Aston Villa manager Paul Lambert has vowed to keep fighting despite seeing his side slip to a second embarrassing cup exit in the space of three days.
A late John Marquis header condemned Villa to a fourth-round FA Cup defeat at npower Championship Millwall after they were humbled by League Two side Bradford in the Capital One Cup semi-finals on Tuesday.
The game was marred by a section of Millwall supporters during the second half, with some throwing bottles at assistant referee Mark Scholes and police making three arrests.
Darren Bent, recalled to the Villa line-up with Christian Benteke rested, put Lambert's side ahead after 22 minutes but an equaliser from Lions captain Danny Shittu and the dramatic winner from Marquis capped a difficult week for the former Norwich boss, who is determined to remain positive.
"There did not look to be a hangover (from the Bradford defeat)," he said.
"They have always been pretty upbeat and are not a group that go down really quickly, I don't have the problem of lifting their spirit.
"There are two ways to deal with it, you either accept it or come out fighting and I will keep fighting because I'm brought up that way.
"I handle it in my own way, I've got to handle it - you are the custodian of the football club and I will try everything I can to turn it around."
The two cup setbacks come with Villa languishing 17th in the Barclays Premier League, with top-flight survival still top of Lambert's agenda.
"The lads have played a hell of a lot of games and we've not got the biggest of squads. You have to watch what you're doing," he said.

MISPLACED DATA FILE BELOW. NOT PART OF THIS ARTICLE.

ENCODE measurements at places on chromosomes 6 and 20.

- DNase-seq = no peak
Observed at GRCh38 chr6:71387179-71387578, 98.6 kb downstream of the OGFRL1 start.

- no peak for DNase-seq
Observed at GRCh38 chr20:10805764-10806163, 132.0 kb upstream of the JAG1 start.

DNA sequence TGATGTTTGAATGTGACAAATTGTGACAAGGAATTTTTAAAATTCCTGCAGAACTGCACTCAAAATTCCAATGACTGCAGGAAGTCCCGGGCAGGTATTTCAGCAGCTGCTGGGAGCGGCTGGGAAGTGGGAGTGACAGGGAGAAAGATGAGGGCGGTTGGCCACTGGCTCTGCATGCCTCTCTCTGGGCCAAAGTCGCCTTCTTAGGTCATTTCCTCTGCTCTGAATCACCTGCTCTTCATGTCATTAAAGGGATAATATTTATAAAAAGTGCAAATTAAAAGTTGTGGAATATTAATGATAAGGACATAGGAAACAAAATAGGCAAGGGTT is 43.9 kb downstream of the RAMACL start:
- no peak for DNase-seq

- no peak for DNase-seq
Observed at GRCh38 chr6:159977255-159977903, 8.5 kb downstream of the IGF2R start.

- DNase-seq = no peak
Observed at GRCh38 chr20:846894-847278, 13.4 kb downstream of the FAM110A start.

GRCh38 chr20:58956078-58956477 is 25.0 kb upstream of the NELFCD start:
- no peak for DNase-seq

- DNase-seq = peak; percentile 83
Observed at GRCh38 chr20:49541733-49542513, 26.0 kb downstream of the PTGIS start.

"You can't make too many changes but the Premier League is the most important thing."
Fellow strugglers Newcastle await on Tuesday and Lambert said: "It is a massive game and that's why I left Christian and a few others out for this match."
Lambert blamed individual errors for the loss, something he admits is frustrating.
"When you go one up and lose a goal from a corner again, it is individual errors that are hurting us at the moment," he said.
"You've got to learn, you've got to be prepared to get hurt in your penalty box and we aren't - that is the disappointing thing."
Millwall boss Kenny Jackett refused to let the second-half crowd trouble mar his team's performance.
The game was stopped for five minutes as several bottles were thrown in the direction of assistant referee Scholes. Jackett condemned those responsible but was left hailing a big night in Millwall's recent history.
"There's a line between supporting your club and creating a passionate atmosphere and we don't want to step over that line," he said.
"We can't condone it and to some degree it is disappointing but on the plus side, the atmosphere here tonight was fantastic and it was terrific to be here."
After becoming the first manager to guide his team into the draw for the fifth round Jackett wants to see more of the Premier League big boys at The Den.
"For us, beating a club of the size and tradition of Aston Villa is a great result for us," he said.
"You would want maybe one of the Manchester clubs or Arsenal or Chelsea. One of those at home, we hope, and we hope that the draw is kind to us."